Estimates suggest up to 40 percent of food in the U.S. is wasted, whether that occurs at the farm, restaurant, supermarket or at home. And that waste reverberates beyond edible food that ends up in a trash bin — as in the water and energy consumed when growing and processing that food, only to be lost when it ends up being thrown out.
More companies and restaurants are trying to do more to solve the food waste problem, but there is plenty of room for improvement. An interesting collaboration between TV chef Mario Batali and brewer Sam Calagione, however, could help raise awareness.
Calagione, founder of Dogfish Head Brewery, will launch a six-episode Web series on creative ways to brew beer, "That’s Odd, Let’s Drink It," which premiers on Oct. 28. That first episode, featuring Batali, will pair the offbeat brewer and "Iron Chef" alum together in Chicago to create a brew for the popular high-end Italian restaurant and retailer Eataly. The ale will be fermented from overripe tomatoes, bruised fruit and other fruit not sold to consumers but perfectly usable for other purposes.
The episode is inspired in part by wastED, a group of restaurateurs, farmers, retailers and food companies seeking creative ways to cope with food waste. The concept that wastED is testing really is not new: Those kale stems can be used for vegetable stock, lemon rind for baking, and heck, even that cacao sitting in your cupboard and huge jar of mayo from Costco in your fridge would do better in a cake than in the dumpster. But this is far more serious than Carl Weathers on "Arrested Development" insisting that one save that rib bone because “baby you got a stew going.”
The entire value chain of the food-energy nexus is at fault when it comes to food waste, and all hands need to be on deck to solve this problem. Such cooperation was evident in New York, where individuals and organizations behind wastED saw their efforts coalesced in a Greenwich Village Restaurant, Blue Hill, which they transformed into a pop-up café in order to prove that what may be bruised or ugly can be turned into something delicious and irresistible.
And while the fantastic Netflix series "Orange is the New Black" has inspired DIY interest in how to make homemade hooch, brewers around the world have long used leftover food to make homemade brew. Long before beer was brewed directly from grains, bread had long been the main ingredient of this frothy treat. Now more beer artisans are taking this art to a new level.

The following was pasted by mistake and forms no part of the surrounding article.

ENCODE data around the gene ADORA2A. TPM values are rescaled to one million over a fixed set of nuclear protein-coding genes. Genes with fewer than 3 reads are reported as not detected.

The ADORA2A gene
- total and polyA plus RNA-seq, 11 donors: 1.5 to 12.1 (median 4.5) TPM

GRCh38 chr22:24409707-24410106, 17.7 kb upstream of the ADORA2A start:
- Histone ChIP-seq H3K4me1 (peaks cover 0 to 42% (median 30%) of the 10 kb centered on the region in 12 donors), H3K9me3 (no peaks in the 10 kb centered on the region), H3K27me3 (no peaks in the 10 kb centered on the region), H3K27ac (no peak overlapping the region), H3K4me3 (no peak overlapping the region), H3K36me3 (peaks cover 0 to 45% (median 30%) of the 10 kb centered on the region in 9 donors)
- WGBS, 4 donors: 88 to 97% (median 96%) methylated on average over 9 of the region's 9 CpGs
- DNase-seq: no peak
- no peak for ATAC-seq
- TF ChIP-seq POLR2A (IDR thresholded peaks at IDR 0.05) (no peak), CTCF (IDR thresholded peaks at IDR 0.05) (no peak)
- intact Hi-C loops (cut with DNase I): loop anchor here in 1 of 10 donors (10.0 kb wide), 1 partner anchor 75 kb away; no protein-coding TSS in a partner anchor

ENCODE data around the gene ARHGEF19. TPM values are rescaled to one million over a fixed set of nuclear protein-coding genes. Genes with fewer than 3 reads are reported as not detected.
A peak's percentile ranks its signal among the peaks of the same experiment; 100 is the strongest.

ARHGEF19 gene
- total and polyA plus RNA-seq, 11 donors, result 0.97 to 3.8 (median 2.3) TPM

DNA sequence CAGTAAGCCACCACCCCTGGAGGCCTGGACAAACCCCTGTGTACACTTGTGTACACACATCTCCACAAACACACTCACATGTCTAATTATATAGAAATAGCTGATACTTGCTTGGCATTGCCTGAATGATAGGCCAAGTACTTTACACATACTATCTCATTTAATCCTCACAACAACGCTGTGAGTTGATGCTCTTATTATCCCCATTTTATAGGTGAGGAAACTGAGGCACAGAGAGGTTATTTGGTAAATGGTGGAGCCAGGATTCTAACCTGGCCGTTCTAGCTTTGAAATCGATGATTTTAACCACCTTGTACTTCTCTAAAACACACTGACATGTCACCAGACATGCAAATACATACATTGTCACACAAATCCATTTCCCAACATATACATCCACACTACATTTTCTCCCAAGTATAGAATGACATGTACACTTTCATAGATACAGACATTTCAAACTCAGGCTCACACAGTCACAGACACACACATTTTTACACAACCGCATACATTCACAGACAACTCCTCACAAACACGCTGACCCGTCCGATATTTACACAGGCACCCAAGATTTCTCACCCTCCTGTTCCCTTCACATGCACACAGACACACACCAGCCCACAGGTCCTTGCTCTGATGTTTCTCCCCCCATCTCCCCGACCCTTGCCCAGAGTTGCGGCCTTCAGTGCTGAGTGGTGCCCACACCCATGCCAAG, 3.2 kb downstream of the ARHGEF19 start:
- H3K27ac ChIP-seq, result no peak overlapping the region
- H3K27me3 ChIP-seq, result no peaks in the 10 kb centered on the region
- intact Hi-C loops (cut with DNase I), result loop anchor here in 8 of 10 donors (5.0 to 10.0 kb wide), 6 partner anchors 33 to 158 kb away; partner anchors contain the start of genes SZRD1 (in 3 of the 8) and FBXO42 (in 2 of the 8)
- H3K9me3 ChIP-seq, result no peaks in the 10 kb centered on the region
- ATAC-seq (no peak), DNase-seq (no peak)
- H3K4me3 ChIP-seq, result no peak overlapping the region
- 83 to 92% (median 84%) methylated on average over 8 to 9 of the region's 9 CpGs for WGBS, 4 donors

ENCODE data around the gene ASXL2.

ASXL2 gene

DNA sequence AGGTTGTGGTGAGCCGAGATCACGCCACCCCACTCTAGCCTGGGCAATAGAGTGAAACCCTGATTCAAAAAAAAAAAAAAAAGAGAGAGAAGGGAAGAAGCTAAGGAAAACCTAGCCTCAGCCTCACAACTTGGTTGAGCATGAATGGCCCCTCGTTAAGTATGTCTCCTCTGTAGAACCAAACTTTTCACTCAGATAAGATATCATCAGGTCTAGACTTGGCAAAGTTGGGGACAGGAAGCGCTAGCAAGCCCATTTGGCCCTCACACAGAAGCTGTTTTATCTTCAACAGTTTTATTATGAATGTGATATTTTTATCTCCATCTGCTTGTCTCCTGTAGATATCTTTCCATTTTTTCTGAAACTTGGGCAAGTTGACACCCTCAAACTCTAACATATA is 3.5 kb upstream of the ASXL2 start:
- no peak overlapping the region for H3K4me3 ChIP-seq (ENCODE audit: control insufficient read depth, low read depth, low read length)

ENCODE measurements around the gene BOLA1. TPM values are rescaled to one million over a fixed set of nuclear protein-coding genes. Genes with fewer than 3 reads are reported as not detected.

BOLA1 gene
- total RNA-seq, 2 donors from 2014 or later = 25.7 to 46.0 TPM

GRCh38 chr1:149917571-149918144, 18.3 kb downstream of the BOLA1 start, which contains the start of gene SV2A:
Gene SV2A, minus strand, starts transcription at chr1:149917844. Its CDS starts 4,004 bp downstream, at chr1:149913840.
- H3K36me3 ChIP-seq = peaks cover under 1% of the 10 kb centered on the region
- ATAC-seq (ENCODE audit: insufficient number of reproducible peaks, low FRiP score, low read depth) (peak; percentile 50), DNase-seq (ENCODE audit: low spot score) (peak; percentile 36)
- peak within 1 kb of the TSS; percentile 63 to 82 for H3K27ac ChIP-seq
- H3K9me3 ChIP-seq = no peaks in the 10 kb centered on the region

Earlier this year, a Chicago pub caught attention for an extra bitter ale it made from food that otherwise would have been tossed out. Meanwhile, across the pond, in response to a report stating that 12 percent of the food wasted in Belgium is bread, a microbrewer worked with a local NGO to score unsold bread from local markets. Hence a 7 percent alcohol amber was born, much to the delight of Reuters.
With hunger an ongoing problem even here in the U.S., some may view these experiments as a flippant way to cope with a massive problem. But many of these restaurants and organizations finding a new way to make beer out of food scraps are also on the front lines of fighting hunger in their local communities. If the likes of Mario Batali can help raise awareness, then their funky tomato brew is time well invested.
Image credits: Flickr/l_sands
Leon Kaye has written for 3p since 2010 and become executive editor in 2018. His previous work includes writing for the Guardian as well as other online and print publications. In addition, he's worked in sales executive roles within technology and financial research companies, as well as for a public relations firm, for which he consulted with one of the globe’s leading sustainability initiatives. Currently living in Central California, he’s traveled to 70-plus countries and has lived and worked in South Korea, the United Arab Emirates and Uruguay.
Leon’s an alum of Fresno State, the University of Maryland, Baltimore County and the University of Southern California's Marshall Business School. He enjoys traveling abroad as well as exploring California’s Central Coast and the Sierra Nevadas.